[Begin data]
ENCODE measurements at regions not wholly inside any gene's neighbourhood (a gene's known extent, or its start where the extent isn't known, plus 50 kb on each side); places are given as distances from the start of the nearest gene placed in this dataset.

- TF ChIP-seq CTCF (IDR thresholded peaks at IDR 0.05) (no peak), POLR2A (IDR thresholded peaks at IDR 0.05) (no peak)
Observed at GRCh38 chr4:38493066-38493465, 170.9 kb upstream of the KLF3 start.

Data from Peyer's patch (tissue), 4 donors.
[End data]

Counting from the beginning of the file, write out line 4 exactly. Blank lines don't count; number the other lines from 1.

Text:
Data from Peyer's patch (tissue), 4 donors.